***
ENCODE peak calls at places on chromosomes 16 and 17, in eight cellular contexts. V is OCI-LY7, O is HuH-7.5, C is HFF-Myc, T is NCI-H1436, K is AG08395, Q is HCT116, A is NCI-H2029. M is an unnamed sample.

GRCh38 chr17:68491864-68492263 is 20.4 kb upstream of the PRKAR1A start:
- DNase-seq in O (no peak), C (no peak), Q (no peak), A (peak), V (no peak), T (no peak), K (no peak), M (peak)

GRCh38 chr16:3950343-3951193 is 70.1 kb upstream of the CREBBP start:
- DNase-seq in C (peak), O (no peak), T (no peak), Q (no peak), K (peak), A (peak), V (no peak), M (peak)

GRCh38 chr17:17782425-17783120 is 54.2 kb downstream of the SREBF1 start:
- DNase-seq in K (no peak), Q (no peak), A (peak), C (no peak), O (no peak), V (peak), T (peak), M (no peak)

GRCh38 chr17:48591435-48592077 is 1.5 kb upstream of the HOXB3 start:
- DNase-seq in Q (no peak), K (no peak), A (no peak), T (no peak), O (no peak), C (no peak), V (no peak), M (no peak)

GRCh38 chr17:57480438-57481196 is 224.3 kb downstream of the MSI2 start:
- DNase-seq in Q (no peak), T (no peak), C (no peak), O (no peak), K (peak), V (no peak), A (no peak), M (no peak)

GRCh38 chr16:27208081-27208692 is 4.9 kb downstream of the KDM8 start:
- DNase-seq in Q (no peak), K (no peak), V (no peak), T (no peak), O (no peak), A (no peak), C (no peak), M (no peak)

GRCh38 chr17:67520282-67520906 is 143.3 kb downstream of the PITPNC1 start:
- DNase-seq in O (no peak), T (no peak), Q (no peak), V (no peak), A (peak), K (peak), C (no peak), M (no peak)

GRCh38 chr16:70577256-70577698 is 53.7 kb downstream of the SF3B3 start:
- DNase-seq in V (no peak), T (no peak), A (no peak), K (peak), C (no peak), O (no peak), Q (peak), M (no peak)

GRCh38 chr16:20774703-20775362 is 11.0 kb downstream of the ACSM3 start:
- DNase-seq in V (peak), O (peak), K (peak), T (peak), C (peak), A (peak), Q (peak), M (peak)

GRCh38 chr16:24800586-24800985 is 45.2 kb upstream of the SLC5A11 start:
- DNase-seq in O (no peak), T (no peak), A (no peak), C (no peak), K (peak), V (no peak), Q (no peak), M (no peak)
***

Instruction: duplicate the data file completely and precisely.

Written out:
ENCODE peak calls at places on chromosomes 16 and 17, in eight cellular contexts. V is OCI-LY7, O is HuH-7.5, C is HFF-Myc, T is NCI-H1436, K is AG08395, Q is HCT116, A is NCI-H2029. M is an unnamed sample.

GRCh38 chr17:68491864-68492263 is 20.4 kb upstream of the PRKAR1A start:
- DNase-seq in O (no peak), C (no peak), Q (no peak), A (peak), V (no peak), T (no peak), K (no peak), M (peak)

GRCh38 chr16:3950343-3951193 is 70.1 kb upstream of the CREBBP start:
- DNase-seq in C (peak), O (no peak), T (no peak), Q (no peak), K (peak), A (peak), V (no peak), M (peak)

GRCh38 chr17:17782425-17783120 is 54.2 kb downstream of the SREBF1 start:
- DNase-seq in K (no peak), Q (no peak), A (peak), C (no peak), O (no peak), V (peak), T (peak), M (no peak)

GRCh38 chr17:48591435-48592077 is 1.5 kb upstream of the HOXB3 start:
- DNase-seq in Q (no peak), K (no peak), A (no peak), T (no peak), O (no peak), C (no peak), V (no peak), M (no peak)

GRCh38 chr17:57480438-57481196 is 224.3 kb downstream of the MSI2 start:
- DNase-seq in Q (no peak), T (no peak), C (no peak), O (no peak), K (peak), V (no peak), A (no peak), M (no peak)

GRCh38 chr16:27208081-27208692 is 4.9 kb downstream of the KDM8 start:
- DNase-seq in Q (no peak), K (no peak), V (no peak), T (no peak), O (no peak), A (no peak), C (no peak), M (no peak)

GRCh38 chr17:67520282-67520906 is 143.3 kb downstream of the PITPNC1 start:
- DNase-seq in O (no peak), T (no peak), Q (no peak), V (no peak), A (peak), K (peak), C (no peak), M (no peak)

GRCh38 chr16:70577256-70577698 is 53.7 kb downstream of the SF3B3 start:
- DNase-seq in V (no peak), T (no peak), A (no peak), K (peak), C (no peak), O (no peak), Q (peak), M (no peak)

GRCh38 chr16:20774703-20775362 is 11.0 kb downstream of the ACSM3 start:
- DNase-seq in V (peak), O (peak), K (peak), T (peak), C (peak), A (peak), Q (peak), M (peak)

GRCh38 chr16:24800586-24800985 is 45.2 kb upstream of the SLC5A11 start:
- DNase-seq in O (no peak), T (no peak), A (no peak), C (no peak), K (peak), V (no peak), Q (no peak), M (no peak)